< link rel="DCTERMS.isreplacedby" href="krusekronicle.typepad.com" > Kruse Kronicle: Modernism's Christian Twins

Wednesday, June 08, 2005

Modernism's Christian Twins

Enlightenment thinking came to dominate the Church during 19th Century. One of its legacies was Higher Criticism. Bible scholars placed themselves above and outside of scripture. What did not conform to their rationalistic scientific assumptions was discarded. By the mid-Twentieth Century, scripture had largely been stripped of its authority and mystery.

Meanwhile, “defender of Scripture” fundamentalists arose in response. In retrospect, their reaction was a peculiar one. Rather than undercutting the assumptions of the Modernists, they embraced them! The fundamentalist project become one of showing how the Bible is entirely rational and has no vagaries. Scripture and faith became an air-tight, thoroughly rational, system. (Or so they thought.) All of this with a message that has as its cornerstone things like the trinity, “fully-human, fully God,” “born of a virgin,” and “lose your life to save it.” Just like the Modernists, the Fundamentalists unwittingly gutted the Word of mystery and reduced its authority to a system that stood or fell based on rational coherence.

Higher Criticism and Fundamentalism were twin children of the Modernist-Enlightenment era. Science and rational exploration began as projects to bring us closer to the mind of God. But science become that which would ultimately answer every human question and be the final arbitrator of disputes, even in matters of spirituality. I call this “omni-science.” Omni-science has collapsed and has all but taken liberal Christianity with it. Curiously, because Fundamentalist scholars so over identified with rationalistic models, the more conservative church now finds itself substantially discredited as well.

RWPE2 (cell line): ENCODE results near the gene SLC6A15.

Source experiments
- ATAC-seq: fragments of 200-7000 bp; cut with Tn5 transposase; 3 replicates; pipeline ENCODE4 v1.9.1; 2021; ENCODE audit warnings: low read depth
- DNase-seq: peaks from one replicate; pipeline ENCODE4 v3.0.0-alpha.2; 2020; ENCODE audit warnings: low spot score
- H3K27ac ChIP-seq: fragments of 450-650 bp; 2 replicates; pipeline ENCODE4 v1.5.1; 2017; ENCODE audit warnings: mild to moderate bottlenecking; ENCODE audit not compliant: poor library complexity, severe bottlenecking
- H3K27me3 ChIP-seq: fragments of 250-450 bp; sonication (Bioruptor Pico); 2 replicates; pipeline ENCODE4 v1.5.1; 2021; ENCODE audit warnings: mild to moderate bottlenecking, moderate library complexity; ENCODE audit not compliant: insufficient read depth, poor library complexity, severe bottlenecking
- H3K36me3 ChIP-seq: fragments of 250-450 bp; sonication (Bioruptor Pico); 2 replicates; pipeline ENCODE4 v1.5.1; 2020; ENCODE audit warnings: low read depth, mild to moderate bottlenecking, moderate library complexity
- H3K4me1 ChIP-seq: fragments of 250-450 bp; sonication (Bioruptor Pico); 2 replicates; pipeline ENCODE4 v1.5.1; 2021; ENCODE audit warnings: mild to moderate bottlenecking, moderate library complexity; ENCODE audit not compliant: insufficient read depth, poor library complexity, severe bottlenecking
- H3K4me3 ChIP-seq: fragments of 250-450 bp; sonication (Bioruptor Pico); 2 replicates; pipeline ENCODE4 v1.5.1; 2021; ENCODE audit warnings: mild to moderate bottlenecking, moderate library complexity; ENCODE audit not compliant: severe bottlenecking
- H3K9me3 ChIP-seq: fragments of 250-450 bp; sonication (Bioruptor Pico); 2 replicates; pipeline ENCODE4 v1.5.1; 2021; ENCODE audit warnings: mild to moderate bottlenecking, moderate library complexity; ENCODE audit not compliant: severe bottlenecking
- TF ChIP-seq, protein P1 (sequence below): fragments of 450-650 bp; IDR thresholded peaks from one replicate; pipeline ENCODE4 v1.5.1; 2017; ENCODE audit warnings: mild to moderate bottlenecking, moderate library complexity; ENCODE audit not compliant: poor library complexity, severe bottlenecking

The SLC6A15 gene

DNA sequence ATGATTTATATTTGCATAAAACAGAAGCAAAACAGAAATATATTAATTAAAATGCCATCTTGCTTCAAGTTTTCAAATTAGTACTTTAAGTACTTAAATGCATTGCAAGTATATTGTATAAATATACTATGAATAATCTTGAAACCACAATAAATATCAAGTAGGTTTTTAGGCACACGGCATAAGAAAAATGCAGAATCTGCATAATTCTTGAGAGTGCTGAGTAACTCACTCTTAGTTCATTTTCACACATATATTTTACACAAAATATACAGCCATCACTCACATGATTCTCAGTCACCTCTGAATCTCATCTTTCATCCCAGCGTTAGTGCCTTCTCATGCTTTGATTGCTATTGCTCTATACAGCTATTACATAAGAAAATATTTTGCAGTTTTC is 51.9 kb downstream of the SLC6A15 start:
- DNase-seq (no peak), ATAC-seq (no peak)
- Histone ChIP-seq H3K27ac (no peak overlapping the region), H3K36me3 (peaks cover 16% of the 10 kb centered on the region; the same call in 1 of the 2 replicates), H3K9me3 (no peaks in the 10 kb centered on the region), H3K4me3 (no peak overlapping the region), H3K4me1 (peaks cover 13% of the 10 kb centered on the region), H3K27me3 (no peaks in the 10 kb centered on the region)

There has been a rediscovery of scripture as narrative over the last quarter century. With it has come a renewed appreciation for its mystery and authority. We are now returning to seeking the One behind the scripture. I believe that scripture was divinely inspired. Scripture as a mere collection of interesting human documents requires more faith than I can muster. But neither is scripture a systematic theology text or an instruction manual. It is divinely inspired and preserved testimony (testaments) about the living God, and its central purpose is to draw us into authentic relationship with the One about whom the documents give testimony.


At June 08, 2005 8:59 PM, Anonymous Rodger Sellers said...

Interesting (and I think, spot on) comments Mike. I just spent some time last night at our Bible Journey group talking about how I'd rather us spend time "having the Bible live / study / imbrue us / surround us with its mystery and ambiguity" than trying to keep enthusiam and energy up for "study." Could have used this post as a perfect example of what I was trying to explain!


At June 08, 2005 11:23 PM, Blogger Michael W. Kruse said...

Being an intuitive thinker, ever trying to find coherence, I find it difficult to just come to Scripture and let God be God. I practice Lectio Divina some, and this helps, but I desire more. I recently bought “Shaped by the Word: The Power of Scripture in Spiritual Formation,” by Robert Mulholland, Jr. He is a fellow intuitive thinker and I have really appreciated another book I read of his. I am hoping he can take me farther down the path.

Wonder if any one else reading this has thoughts on how to get beyond the purely analytical?


Post a Comment

<< Home